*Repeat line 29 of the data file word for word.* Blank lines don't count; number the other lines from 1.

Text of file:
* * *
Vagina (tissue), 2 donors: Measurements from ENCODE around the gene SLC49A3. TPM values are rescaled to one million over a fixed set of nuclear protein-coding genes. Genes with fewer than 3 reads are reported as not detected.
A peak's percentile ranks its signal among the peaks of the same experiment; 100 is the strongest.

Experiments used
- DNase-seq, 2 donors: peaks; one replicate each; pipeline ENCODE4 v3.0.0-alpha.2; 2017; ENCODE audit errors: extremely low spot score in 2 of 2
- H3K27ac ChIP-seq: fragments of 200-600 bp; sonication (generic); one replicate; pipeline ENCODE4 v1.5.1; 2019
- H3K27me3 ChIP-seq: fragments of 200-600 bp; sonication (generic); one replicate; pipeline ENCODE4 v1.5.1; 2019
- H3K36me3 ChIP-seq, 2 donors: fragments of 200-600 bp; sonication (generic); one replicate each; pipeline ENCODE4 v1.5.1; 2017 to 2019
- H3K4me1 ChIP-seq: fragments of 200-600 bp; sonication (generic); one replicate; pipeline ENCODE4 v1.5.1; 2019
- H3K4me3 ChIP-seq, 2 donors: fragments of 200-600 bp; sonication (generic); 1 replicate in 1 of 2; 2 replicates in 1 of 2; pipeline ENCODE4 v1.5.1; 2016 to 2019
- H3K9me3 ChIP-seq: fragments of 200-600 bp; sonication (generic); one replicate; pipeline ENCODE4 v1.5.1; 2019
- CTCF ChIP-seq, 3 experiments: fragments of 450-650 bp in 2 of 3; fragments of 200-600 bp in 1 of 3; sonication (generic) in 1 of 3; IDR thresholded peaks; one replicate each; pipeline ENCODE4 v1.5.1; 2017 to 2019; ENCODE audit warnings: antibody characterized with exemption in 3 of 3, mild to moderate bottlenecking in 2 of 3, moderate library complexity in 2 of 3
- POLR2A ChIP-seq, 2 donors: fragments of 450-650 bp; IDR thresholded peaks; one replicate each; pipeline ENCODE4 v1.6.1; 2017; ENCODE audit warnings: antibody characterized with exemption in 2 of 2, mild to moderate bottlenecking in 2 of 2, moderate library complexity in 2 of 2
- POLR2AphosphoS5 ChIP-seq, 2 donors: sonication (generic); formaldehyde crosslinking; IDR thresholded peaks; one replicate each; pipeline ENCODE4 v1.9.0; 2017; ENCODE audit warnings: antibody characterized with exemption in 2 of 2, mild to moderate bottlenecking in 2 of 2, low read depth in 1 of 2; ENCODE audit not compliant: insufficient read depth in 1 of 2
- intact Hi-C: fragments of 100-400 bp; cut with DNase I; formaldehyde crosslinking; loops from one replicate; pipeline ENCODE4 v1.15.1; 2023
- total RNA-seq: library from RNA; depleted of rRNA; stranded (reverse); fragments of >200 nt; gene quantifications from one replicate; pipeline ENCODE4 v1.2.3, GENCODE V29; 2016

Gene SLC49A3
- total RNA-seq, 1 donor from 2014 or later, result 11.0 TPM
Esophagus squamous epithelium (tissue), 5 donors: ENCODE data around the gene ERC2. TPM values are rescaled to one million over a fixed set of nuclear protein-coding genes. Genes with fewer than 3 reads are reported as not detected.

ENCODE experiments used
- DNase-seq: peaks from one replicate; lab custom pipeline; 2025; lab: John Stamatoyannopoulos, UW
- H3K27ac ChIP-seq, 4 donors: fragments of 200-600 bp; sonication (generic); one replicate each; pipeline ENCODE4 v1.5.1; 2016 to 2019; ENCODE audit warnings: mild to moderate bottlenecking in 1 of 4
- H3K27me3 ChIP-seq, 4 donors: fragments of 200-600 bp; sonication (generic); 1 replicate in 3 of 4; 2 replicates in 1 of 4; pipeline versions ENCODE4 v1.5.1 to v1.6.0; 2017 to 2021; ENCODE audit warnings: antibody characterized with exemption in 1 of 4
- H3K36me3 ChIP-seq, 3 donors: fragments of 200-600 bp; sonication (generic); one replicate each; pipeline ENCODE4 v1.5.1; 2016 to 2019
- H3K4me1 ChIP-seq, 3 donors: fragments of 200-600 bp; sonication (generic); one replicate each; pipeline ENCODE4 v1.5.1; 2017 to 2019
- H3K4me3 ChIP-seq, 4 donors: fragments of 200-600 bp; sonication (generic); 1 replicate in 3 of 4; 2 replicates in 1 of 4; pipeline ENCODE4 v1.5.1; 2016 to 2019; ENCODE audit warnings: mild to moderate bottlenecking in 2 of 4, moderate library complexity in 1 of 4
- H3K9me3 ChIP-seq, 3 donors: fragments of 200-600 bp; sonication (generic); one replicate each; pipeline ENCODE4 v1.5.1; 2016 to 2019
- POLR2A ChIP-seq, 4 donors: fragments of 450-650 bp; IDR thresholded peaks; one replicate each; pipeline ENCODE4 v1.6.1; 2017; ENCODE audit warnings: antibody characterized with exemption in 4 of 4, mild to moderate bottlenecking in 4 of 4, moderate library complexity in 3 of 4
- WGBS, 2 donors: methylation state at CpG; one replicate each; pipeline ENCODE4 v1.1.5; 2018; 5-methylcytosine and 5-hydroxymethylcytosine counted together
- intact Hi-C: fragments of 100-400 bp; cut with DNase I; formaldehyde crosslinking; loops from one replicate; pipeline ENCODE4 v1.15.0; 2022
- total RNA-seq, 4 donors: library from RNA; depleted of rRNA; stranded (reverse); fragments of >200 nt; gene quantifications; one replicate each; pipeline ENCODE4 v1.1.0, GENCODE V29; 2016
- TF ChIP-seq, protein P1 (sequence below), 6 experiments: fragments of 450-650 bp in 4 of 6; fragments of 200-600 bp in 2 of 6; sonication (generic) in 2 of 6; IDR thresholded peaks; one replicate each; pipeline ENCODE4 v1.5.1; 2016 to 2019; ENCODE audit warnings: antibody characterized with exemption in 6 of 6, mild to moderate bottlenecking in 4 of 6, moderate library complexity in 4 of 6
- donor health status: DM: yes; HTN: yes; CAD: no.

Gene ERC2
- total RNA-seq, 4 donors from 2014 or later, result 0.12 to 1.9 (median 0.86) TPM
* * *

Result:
- intact Hi-C: fragments of 100-400 bp; cut with DNase I; formaldehyde crosslinking; loops from one replicate; pipeline ENCODE4 v1.15.0; 2022